Jarveon Williams, RB

Cincinnati made a bold (and highly-criticized) move at Williams’ position early in the draft to pick up Joe Mixon. But even with Jeremy Hill and Giovani Bernard on the roster too, adding another body to the mix was worth it.

Mixon’s high-profile assault incident was a few years ago, and the signs at this point indicate that sort of behavior is firmly in his past — but it’s impossible to fully erase such a brutal act from the consciousness. He’ll be on the shortest of leashes, and any missteps could signal a quick end to his time in Cincinnati.

Also, consider the incumbents haven’t been stellar on the field. Neither has played consistently well across a full season, and neither should have much leeway for on-field error. Plus, Bernard is coming off a torn ACL, so his effectiveness could further be impacted.

Williams isn’t a top-end option, but there are scenarios where he could earn himself a roster spot. In at least one of them, we could see Mixon stay on the right path off the field while Hill and Bernard struggle again on it. In that outcome, Mixon could take on Bernard’s role as the outside runner and pass catcher, while Williams could be the banger up the middle.

Though I doubt that happens this season, I could see Williams being granted a year as the No. 4 guy in a deep-on-paper grouping before having a shot at a bigger role in 2018.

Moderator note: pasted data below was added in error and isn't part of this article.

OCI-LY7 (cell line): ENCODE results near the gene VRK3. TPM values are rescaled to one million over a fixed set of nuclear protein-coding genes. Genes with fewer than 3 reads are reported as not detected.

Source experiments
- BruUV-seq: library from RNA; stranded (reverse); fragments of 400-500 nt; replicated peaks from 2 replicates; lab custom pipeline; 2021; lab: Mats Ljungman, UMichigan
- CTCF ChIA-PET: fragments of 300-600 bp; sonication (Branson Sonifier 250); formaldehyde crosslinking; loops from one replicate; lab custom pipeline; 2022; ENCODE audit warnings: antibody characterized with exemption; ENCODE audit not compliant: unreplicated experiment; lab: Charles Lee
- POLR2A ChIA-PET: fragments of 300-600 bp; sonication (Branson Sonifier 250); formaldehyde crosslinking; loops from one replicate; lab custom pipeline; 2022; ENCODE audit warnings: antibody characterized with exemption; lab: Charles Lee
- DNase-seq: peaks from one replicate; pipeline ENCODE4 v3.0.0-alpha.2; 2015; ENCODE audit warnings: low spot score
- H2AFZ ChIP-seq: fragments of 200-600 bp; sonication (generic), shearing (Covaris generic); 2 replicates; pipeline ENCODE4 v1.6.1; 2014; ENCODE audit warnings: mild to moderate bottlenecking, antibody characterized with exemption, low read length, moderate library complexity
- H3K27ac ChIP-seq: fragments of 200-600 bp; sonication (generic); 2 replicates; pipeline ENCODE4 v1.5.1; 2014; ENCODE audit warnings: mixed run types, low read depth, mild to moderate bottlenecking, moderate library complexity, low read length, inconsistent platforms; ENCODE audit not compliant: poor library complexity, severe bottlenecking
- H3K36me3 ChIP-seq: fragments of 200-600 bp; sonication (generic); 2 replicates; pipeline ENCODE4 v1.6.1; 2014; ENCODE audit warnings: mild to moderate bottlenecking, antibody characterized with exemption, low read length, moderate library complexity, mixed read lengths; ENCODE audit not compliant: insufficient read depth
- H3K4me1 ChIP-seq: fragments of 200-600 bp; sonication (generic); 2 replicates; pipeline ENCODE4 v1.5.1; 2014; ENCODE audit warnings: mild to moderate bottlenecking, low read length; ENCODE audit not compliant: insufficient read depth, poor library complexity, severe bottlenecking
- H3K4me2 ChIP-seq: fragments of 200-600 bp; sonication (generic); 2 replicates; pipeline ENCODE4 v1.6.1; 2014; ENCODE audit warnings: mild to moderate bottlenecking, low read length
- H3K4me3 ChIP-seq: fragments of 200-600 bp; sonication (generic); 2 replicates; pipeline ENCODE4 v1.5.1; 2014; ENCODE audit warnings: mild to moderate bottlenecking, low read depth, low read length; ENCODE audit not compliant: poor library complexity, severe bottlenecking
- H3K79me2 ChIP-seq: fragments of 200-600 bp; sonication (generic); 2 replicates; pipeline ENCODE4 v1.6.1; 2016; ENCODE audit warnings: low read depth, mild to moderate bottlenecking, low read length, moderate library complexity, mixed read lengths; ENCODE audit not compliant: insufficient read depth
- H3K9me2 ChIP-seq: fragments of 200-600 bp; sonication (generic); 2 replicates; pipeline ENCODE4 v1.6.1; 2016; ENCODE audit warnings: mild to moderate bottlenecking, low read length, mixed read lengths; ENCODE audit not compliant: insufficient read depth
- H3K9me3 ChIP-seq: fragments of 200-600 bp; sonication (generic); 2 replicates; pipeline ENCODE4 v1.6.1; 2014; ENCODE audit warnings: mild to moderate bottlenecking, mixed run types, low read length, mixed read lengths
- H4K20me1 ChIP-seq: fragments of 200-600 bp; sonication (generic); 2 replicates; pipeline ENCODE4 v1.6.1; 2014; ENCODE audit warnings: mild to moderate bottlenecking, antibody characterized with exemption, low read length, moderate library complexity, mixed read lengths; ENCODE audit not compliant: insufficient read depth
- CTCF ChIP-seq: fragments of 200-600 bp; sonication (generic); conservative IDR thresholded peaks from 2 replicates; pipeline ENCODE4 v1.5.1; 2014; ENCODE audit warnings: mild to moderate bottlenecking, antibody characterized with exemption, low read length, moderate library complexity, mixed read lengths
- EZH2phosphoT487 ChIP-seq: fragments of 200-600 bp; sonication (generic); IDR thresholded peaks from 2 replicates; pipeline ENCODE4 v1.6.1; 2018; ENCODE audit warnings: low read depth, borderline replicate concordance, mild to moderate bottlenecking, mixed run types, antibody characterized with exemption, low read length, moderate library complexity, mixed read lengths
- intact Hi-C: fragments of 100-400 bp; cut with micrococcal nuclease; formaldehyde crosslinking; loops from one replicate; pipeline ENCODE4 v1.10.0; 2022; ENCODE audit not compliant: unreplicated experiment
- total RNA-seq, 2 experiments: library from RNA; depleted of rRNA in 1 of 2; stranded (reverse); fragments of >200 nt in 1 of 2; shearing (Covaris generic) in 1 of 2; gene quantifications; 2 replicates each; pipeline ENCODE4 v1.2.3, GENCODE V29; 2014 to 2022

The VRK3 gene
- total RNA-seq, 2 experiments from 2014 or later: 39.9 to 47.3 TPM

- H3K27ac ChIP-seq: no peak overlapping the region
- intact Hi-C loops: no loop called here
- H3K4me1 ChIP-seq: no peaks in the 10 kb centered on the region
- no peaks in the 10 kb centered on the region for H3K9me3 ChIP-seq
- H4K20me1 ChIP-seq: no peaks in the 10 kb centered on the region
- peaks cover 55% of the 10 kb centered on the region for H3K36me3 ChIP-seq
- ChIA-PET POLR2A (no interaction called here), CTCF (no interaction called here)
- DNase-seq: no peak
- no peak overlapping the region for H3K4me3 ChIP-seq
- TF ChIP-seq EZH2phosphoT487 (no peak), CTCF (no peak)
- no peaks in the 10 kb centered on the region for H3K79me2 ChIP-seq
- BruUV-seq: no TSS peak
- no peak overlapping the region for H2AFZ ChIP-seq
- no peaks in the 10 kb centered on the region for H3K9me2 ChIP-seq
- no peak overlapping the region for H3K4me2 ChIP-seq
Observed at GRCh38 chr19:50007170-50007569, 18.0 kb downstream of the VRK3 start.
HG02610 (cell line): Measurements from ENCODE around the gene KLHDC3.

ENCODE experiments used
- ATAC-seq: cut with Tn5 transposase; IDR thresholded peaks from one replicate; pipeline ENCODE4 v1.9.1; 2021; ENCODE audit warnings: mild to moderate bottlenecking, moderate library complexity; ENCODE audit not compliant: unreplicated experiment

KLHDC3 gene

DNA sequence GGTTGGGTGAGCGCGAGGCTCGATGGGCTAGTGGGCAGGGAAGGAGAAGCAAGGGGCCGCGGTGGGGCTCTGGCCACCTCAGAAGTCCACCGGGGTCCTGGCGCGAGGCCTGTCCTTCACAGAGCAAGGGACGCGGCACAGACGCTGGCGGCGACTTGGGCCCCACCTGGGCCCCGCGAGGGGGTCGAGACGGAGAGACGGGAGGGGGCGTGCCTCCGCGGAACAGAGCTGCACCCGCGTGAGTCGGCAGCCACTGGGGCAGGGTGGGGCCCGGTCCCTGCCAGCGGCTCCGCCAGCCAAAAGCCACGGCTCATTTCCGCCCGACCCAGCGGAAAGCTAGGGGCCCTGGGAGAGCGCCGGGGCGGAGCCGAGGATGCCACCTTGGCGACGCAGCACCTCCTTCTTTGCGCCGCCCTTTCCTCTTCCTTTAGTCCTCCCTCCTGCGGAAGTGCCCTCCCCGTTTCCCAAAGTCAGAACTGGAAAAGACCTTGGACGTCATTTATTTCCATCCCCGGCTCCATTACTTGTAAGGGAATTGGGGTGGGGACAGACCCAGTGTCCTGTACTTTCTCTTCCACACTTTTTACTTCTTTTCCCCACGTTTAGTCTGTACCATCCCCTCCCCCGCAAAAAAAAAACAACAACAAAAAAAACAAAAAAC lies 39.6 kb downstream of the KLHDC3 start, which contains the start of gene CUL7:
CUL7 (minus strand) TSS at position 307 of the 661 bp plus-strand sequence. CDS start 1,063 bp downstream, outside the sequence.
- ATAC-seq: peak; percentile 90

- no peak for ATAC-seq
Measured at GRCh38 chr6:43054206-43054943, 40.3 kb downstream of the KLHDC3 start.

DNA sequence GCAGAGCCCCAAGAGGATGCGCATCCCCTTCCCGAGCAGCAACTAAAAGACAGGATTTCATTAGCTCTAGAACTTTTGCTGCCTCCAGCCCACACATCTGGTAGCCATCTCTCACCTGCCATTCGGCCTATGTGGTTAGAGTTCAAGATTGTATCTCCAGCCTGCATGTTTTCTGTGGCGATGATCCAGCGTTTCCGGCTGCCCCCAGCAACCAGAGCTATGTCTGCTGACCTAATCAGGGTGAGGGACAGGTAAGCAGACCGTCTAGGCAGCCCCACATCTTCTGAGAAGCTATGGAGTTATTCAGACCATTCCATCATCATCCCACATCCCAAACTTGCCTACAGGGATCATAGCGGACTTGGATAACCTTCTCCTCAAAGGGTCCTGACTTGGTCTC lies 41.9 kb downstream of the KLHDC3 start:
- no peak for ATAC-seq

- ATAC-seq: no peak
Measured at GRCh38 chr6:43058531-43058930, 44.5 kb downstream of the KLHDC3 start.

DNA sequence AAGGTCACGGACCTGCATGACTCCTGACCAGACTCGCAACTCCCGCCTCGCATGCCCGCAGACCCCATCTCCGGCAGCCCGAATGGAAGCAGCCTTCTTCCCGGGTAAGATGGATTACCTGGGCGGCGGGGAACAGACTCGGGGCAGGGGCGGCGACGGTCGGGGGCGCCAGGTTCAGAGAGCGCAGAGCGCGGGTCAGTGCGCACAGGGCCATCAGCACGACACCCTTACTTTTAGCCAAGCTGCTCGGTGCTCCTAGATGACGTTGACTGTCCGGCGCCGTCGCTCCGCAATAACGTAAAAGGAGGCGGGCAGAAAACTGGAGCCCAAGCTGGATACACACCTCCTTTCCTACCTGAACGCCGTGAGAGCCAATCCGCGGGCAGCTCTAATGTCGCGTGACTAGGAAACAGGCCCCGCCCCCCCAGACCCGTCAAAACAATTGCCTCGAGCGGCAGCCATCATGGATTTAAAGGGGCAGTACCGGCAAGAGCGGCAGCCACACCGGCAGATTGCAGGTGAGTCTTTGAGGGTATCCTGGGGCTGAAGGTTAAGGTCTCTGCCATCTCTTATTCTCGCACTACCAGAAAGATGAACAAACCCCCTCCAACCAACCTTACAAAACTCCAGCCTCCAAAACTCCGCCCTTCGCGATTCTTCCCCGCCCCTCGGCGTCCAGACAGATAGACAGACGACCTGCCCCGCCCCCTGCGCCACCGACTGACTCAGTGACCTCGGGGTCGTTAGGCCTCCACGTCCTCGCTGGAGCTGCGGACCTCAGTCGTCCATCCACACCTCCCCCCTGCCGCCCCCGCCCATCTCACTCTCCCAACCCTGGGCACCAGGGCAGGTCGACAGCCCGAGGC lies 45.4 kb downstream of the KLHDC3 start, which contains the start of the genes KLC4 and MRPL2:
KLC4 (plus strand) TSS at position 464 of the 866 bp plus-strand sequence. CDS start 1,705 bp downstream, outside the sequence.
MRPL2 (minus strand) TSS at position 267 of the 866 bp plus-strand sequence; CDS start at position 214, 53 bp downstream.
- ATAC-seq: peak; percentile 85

Jun 14, 2016; Cincinnati, OH, USA; A view of a Cincinnati Bengals helmet during minicamp at Paul Brown Stadium. Mandatory Credit: Aaron Doster-USA TODAY Sports

Jason Carr, DT

As Lance Zierlein predicted in his evaluation of Carr, his size and length alone were enough to get a team to bite. Unfortunately for Carr, he’s also pretty spot-on about him not being anywhere close to an NFL product as things stand.

Measurements can be enticing, but if a player isn’t able to turn those into some kind of impact on the field, they mean nothing. Carr couldn’t manufacture many positive outcomes against even low-level college competition. So how is he supposed to do so against professionals?

Simply put, he won’t. Even before considering the draft additions to the line by this team, he would’ve had a hard time making the roster. With them, he’s nothing more than a camp body.